Theses and Dissertations

Issuing Body

Mississippi State University

Advisor

Horstemeyer, Mark F.

Committee Member

Walters, D. Keith

Committee Member

Bammann, Douglas J.

Committee Member

Gullett, Philip M.

Committee Member

Hammi, Youssef

Date of Degree

1-1-2009

Document Type

Dissertation - Open Access

Major

Mechanical Engineering

Degree Name

Doctor of Philosophy

College

James Worth Bagley College of Engineering

Department

Department of Mechanical Engineering

Abstract

In the current study we use a multiscale computational methodology to develop an internal state variable model that captures frictional effects during the compaction of particulate materials. Molecular dynamics simulations using EAM potentials were performed to model the contact behavior of spherical nickel nanoparticles. Simulation results for models consisting of various particle sizes and contact angles were compared to quantify the length scale effects of friction. The influence of friction on the microstructure was shown from the nucleation of dislocations near the interface region during sliding. By using an internal state variable theory to couple the microstructural changes due to friction observed at the nanoscale to a macroscopic rate-independent plasticity model, a multiscale friction model that captures the deformation behavior due to dislocations and interparticle friction was developed. The internal state variable friction equation is a function of the volume-per-surface-area parameter and can adequately represent all length scales of importance from the nanoscale to the microscale. The kinematics was modified by including a frictional component in the multiplicative decomposition of the deformation gradient in order to account for the frictional surface effects due to sliding, as well as frictional hardening/softening within the particles. The friction formulation was extended to the macroscale continuum model by determining the rate of change of the friction angle of the powder aggregate based on the evolution of the friction internal state variable. The constitutive model was coupled with the Bammann-Chiesa-Johnson (BCJ) rate-dependent plasticity model to capture the deformation behavior of the particles.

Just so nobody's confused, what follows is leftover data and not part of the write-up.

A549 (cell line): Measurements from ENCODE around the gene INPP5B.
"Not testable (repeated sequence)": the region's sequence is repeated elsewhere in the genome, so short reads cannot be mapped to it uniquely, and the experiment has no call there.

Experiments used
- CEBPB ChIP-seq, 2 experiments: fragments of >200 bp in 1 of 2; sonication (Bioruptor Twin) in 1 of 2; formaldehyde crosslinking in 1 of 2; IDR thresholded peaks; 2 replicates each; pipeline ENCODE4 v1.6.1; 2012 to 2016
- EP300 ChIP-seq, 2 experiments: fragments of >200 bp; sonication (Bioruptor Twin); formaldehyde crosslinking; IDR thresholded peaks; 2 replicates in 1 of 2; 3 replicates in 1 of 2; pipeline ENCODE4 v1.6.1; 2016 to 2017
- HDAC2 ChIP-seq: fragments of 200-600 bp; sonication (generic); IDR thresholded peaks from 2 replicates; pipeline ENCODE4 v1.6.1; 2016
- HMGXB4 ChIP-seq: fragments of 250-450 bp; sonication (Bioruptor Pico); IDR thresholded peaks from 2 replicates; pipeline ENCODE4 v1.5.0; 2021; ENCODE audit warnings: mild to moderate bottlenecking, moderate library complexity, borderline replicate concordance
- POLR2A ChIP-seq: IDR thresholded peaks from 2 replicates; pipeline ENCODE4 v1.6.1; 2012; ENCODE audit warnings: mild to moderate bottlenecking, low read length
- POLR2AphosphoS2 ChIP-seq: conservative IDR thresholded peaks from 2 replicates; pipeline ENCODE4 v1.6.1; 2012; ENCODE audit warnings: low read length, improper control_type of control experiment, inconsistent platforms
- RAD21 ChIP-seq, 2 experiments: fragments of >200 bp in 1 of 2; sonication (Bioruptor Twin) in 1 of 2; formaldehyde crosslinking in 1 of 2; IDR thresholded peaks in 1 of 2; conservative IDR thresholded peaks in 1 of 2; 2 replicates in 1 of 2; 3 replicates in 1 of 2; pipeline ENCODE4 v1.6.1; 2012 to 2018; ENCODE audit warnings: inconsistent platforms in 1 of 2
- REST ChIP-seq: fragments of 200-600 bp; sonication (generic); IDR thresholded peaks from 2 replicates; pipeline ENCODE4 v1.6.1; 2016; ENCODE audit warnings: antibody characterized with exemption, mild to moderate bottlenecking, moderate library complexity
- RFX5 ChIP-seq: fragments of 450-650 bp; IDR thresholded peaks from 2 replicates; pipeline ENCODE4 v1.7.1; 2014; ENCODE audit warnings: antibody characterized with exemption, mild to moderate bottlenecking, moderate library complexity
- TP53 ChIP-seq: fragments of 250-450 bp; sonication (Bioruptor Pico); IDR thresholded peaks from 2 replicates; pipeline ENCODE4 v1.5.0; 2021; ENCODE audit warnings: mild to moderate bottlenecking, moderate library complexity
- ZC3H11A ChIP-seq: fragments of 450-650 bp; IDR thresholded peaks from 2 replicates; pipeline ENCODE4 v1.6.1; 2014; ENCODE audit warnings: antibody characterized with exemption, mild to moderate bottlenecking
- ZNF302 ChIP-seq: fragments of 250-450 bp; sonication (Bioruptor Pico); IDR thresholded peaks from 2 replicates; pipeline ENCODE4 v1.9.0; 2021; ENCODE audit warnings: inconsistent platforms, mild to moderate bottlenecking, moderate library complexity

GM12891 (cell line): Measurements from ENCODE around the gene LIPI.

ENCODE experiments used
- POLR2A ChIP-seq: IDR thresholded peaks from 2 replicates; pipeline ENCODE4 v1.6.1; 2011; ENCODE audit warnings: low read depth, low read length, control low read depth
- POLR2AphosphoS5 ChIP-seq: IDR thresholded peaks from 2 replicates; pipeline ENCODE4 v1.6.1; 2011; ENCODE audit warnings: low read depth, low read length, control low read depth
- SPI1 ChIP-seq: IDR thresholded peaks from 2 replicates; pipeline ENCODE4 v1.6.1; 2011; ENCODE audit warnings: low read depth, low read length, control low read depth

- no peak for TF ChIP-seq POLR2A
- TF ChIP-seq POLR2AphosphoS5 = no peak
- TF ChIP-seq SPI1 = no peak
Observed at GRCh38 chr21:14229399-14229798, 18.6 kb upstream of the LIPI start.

URI

https://hdl.handle.net/11668/17325

Comments

multiscale modeling||molecular dynamics||friction||granular materials||particle deformation||plasticity

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